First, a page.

Joffrey’s Fabrice Calmels on being Othello

Joffrey Ballet's Fabrice Calmels and April Daly in "Othello". Photo by Herbert Migdoll.

At 6’6″ and 216 lbs, this 32-year-old Joffrey Ballet dancer stands out on stage…or anywhere. In 2009, landing the lead role in Lar Lubovitch’s Othello solidified him as a star. “It’s the ultimate role,” said Fabrice Calmels*. This week he revises this life-changing role as Joffrey presents the three-act ballet for a two-week run at the Auditorium Theatre before it is retired from the active repertory.

Calmels grew up outside Paris, France and began dancing at age three at a small school in Magnanville. By 10, he was studying at the Paris Opera Ballet School and by 16 things really began to change. “I became very tall and it became an issue,” he told me over tea last week. “They told me I wouldn’t do very well in the company, that I wouldn’t be dancing very much.” He came to the States to study and dance at The Rock School in Philadelphia, then traveled across the country auditioning. After a year dancing with Boston Ballet II, he accepted a spot with Joffrey in 2002. He’s now finishing his 11th season here in Chicago.

Being plagued with a back injury (two bulging discs) for almost a year hasn’t slowed him down much. He’s hard at work preparing for the Othello run, bulking up and building stamina. Calmels spoke with RB about dancing this signature role.

You’re almost a week before opening. What was your schedule like today?

We’ve been very meticulously working on the first act now for a few weeks trying to really get all the dancers to understand Lar Lubovitch’s style. Lar has a very specific style that’s very circular and grounded. When you’re dealing with younger dancers who’ve been training in mostly ballet, they’re up, up, up and he wants down, down, down. To get his style ingrained in your brain and to really feel confident takes a while. When you understand, it becomes easier. The second act came together really quick. Now we’re working on the third act. Today we ran the first and second act…not right away. We ran one, then had notes and then the second act and notes. I think tomorrow we’ll run all three acts and start getting momentum, because we need it.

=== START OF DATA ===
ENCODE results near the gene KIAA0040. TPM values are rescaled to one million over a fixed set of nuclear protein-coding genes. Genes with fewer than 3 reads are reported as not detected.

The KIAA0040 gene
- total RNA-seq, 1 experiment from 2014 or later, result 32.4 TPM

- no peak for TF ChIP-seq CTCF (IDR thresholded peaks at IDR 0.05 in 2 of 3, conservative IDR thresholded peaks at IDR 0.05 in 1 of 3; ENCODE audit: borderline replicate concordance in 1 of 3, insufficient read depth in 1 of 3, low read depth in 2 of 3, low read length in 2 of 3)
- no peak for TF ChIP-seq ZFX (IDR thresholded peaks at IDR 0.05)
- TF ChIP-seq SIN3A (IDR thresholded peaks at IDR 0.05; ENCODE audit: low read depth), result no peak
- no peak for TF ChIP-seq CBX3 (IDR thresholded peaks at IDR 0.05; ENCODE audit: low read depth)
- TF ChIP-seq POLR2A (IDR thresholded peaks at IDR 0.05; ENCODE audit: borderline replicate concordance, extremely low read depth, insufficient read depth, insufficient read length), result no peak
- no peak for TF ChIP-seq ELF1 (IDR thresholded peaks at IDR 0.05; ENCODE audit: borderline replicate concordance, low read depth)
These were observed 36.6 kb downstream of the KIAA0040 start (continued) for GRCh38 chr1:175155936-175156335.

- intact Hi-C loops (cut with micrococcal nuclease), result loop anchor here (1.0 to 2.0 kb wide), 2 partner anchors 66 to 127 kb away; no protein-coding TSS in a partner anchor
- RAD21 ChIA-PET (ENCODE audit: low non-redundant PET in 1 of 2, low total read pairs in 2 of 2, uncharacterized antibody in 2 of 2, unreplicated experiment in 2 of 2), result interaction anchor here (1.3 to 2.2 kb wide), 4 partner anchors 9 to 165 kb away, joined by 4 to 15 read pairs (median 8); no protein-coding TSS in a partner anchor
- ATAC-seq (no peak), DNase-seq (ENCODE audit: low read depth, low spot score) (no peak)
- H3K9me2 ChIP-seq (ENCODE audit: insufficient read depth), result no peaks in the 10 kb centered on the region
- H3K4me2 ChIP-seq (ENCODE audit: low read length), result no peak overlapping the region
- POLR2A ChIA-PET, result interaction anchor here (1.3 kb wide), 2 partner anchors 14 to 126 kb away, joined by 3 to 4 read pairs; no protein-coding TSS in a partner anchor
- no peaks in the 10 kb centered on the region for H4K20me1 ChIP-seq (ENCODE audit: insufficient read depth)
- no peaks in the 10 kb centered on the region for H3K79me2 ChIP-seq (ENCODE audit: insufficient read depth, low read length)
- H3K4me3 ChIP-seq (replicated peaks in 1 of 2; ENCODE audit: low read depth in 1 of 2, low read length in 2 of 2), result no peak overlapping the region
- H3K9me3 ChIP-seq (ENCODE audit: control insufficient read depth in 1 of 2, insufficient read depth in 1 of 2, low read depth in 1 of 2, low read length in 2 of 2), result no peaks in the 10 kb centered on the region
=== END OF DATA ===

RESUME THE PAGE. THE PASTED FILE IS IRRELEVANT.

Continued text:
This role made you a big star here. What are you doing to take it to the next level?

I follow different training. I want my body to be very strong and tense. I need that frame to be really solid, so I don’t hurt myself. I needed to gain weight. In a long run, you tend to lose weight because you’re so tired and overburning. I bulk up to become the character, one, and so I have the structure that I can handle the ballet. I’m working out a lot more. I’m working out my legs more. I run more. I do like ten miles every other day to build stamina in my legs. The last production my upper body was strong, but by the middle of the third act, my legs were burning. In terms of character, I want to completely submerge myself in the character and be able to be the character through the three acts. My goal this time is to stay in character, even though there’s intermissions, and see where it leads to. I want to be able to produce that all the way through. The character and the role is as important as the dancing. Otherwise, you lose the audience very quickly. They want to hear the story, they want to care, they want to hate you, the want to feel emotion. What will make a huge difference is what reads. It’s not a battement. It’s the emotion and the acting.

What does dancing the role of Othello mean to you?

The role Othello is really magic. It’s magic. I saw “Othello” when I was younger. Desmond (Richardson)…he’s a legend. There aren’t many that have done the role. To be asked to do it, at first it was a lot of weight. It’s huge. I feel really fulfilled. Thank you Lar. He’s a master to create such a piece. It’s a difficult role physically. It’s tense. It’s a marathon. You have to be powerful all the way to the end. 

You’re dancing with April Daly again. Do you find you’ve evolve as partners in these roles?

Of course. There’s the experience. The second shot. It’s the big problem in ballet, you get that one first shot. Now we can look back and see that we were able to do it, but the first time, it was a challenge for us. They were big roles for us. I think we were taking it a little bit too tense even though it was a good run. It was a huge risk for the Joffrey and it was a big deal. The second time around, we know we can deliver. We know what to do. We know how people reacted the first time, so we can do better. It can only go up. She knows she can trust me.

Are you nervous? Do you get nervous?

I’m a perfectionist. When I do well, I expect to do better. When I don’t get this, sometimes it really pisses me off. I want consistency. I hate roller coaster seasons. I hate roller coaster performances. I think they are the worst. I want to deliver great and above. That’s my only concern. It’s myself. I want to have always great, better, better.

Joffrey Ballet presents Lar Lubovitch’s Othello at the Auditorium Theatre, 50 E. Congress Pkwy. Wednesday, April 24 – Sunday, May 5. Tickets are $31-$152. Call 800.982.2787 or visit joffrey.org/othello.

*Calmels performance schedule:

Wednesday, April 24 at 7:30 pm

Friday, April 26 at 7:30 pm

Saturday, April 27 at 7:30 pm

Saturday, May 4 at 2 pm

Sunday, May 5 at 2 pm

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